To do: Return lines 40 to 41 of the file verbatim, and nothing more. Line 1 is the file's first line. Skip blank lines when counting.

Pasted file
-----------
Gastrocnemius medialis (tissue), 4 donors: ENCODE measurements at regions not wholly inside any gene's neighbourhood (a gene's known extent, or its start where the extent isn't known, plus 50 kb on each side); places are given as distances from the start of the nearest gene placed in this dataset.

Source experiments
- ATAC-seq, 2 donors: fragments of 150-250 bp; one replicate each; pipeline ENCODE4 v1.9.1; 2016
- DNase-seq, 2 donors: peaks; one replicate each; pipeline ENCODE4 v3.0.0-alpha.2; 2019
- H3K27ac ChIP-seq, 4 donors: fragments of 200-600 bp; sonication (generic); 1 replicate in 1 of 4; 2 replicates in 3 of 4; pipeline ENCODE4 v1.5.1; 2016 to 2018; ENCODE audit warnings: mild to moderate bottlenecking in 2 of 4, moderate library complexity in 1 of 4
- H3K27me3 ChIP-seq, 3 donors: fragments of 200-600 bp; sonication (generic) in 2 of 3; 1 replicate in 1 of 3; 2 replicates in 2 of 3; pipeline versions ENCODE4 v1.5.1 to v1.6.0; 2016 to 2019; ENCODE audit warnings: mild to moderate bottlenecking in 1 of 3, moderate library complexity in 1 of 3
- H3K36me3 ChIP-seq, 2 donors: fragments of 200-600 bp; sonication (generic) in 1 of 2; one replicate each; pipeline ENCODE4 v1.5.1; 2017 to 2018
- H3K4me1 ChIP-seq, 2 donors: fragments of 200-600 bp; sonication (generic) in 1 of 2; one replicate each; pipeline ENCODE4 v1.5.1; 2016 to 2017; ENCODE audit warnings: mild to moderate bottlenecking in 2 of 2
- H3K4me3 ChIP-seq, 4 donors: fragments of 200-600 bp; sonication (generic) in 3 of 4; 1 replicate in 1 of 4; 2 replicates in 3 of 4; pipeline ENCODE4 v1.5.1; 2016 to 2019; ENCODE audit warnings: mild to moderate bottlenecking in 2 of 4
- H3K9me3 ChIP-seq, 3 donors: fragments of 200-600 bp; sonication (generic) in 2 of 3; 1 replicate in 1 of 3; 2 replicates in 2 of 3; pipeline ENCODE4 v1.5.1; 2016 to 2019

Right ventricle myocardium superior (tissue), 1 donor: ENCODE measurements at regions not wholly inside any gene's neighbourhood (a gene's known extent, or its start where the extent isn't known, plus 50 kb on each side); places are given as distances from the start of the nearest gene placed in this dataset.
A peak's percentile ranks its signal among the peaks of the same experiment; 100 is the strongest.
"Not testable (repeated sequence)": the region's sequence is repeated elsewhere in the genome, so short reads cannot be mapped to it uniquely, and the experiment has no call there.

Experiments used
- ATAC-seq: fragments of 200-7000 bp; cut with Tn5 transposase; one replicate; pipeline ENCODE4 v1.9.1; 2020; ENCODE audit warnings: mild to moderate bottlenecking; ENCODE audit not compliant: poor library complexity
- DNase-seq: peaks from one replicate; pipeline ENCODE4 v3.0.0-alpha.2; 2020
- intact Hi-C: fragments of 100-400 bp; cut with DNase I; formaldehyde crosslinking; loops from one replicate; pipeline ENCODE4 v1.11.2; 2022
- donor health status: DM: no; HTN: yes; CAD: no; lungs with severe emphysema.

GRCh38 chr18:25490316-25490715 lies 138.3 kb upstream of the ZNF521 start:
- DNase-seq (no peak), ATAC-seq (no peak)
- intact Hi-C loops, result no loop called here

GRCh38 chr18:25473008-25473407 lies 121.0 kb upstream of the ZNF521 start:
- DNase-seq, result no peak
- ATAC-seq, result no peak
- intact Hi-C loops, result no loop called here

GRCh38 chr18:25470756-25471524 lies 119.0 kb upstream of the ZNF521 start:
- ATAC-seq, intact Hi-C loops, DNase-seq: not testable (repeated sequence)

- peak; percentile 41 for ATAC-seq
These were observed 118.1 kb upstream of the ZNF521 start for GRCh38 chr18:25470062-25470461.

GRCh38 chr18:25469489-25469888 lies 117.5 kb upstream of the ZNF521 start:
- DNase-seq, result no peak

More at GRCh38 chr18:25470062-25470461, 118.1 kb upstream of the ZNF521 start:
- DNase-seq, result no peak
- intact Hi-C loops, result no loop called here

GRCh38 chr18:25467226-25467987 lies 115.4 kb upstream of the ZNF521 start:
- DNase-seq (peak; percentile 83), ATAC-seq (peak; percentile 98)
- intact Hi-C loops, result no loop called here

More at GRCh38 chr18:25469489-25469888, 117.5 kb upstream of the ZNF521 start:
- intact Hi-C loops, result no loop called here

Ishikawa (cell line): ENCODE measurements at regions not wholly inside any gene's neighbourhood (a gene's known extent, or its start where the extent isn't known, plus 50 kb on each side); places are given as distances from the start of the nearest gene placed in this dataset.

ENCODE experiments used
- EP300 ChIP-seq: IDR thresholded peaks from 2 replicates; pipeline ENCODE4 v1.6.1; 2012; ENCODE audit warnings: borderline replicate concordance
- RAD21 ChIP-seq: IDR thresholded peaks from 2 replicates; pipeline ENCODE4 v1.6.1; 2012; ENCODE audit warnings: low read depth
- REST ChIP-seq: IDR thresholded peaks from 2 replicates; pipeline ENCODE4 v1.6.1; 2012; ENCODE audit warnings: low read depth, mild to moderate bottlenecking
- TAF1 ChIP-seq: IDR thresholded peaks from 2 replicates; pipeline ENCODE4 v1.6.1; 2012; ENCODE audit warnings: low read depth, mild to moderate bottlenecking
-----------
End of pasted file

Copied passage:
Ishikawa (cell line): ENCODE measurements at regions not wholly inside any gene's neighbourhood (a gene's known extent, or its start where the extent isn't known, plus 50 kb on each side); places are given as distances from the start of the nearest gene placed in this dataset.

ENCODE experiments used